Somewhere I had a photo of Wolfe in that little Edwardian Vincent Nicolosi contraption but I can’t seem to find it now. But the shots I've posted here pretty much represent the gist of the rig that seemed to piss off the sweat-striped-polo-GTH pants party guy. I love his ever so elegant in your face dandyism…and he really, really isn’t concerned with what you think of his contrivances.
So here’s to you…man in full with the sartorial right stuff. Keds and cummerbunds…sign me up.
Onward…closing out summer…ADG

16 comments:

ami said...

Richmond has a definite sartorial signature, I think, that is a little eccentric while still decidedly Trad.

Wolfe is a special breed, to be sure, but I believe his fashion roots took hold early and geography played a part!

LPC said...

The Electric Kool-Aid Acid Test. I will say no more. Except, wait, have you read Trout Fishing in America? One must have a side of Richard Brautigan with one's Wolfe.

oldominion said...

Yes, that handwriting on your letter, the pen and ink, is the same that was on the envelope that fell in the mail slot lo those years ago...Also much of that same 'font' appears in the text of In Our Time, along with Wolfe's drawings. Have you seen that? It's a weird book and was a bit jarring for the then young teenaged me, edgy as I recall, which maybe is why I've always viewed Wolfe as a subversive...I'm going to go look at it now. THanks for the mention; I will try to uphold the high bar set by Maxmin, tho' I own no Flusser so will be behind the sartorial curve.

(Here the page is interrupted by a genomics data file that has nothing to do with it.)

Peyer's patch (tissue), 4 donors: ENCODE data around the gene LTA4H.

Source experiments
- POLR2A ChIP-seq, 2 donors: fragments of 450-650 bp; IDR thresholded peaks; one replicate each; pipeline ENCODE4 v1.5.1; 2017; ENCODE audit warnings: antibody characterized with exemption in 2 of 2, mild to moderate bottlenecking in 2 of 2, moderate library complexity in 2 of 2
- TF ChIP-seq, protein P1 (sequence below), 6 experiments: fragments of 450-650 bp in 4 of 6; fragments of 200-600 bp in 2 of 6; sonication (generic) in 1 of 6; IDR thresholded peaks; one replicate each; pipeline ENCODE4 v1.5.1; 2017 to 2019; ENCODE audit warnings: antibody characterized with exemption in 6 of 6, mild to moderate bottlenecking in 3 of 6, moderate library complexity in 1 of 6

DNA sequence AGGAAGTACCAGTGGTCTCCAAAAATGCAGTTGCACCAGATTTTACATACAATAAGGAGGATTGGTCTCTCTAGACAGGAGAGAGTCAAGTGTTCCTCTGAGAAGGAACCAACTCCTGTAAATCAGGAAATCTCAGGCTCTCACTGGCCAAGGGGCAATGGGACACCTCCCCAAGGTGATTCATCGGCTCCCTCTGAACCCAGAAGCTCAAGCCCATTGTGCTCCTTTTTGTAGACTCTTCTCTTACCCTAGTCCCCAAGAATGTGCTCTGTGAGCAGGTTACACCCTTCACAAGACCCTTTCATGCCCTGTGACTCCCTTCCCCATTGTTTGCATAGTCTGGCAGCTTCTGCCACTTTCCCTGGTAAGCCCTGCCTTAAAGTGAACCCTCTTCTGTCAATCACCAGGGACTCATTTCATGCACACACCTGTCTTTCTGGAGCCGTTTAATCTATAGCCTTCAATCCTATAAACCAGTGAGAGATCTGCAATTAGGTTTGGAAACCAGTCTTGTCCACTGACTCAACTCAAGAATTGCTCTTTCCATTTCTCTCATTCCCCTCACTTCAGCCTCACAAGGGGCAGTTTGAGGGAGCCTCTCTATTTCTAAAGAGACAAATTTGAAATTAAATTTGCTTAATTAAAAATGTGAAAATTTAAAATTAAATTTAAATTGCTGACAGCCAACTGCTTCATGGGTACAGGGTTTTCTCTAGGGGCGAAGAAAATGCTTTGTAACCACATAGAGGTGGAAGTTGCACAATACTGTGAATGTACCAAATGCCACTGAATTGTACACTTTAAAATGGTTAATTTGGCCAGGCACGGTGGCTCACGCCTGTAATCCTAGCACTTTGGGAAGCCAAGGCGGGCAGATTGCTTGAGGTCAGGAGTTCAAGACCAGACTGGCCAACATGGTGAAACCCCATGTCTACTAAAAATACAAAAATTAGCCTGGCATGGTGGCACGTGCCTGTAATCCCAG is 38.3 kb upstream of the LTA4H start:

Gail, in northern California said...

Maybe fellas are used to in-your-face stuff but I would be crushed if anyone ever had the nerve to come up to me, drunk or not, and question what I was wearing. I know I've groused and complained about over-weight women wearing plunging necklines, but fer' hevins' sake, I'd never walk up to them and ask what they thought they were doing.
Between you, me and the lamppost...well, never mind....there is no such thing as "between.....

ADG said...

GailNorCal...I'm lost this week without LFG being within reach...figured I could tell you of all people that. And yes, fellas are a bit used to the in your face stuff. And...when you wear things that are provocative, it goes with the turf.

oldominion...."Wolfe as a subversive" ...Yes! Yes! That's it! You've nailed him strait-away, at least in my humble opinion. I've always gone back to his self identified "counter-bohemianism" as a way to sort him out. Same thang-ish as a subversive. And yes, I'm aware of In Our Time and the drawings. Sure you know that Updike was also a good sketch artist, having wanted to be an illustrator.

LPC...indeed. But no Prunella, I wasn't aware of Trout Fishing in America. I hope that all is well with you.

ami...Richmond has a lot of "signature"...I loved, at least I think I did, a woman from there...and I haven't loved that many women. One observation of the old, old Richmond guard...they drank their faces off and smoked cigs like crazy...and lived forever.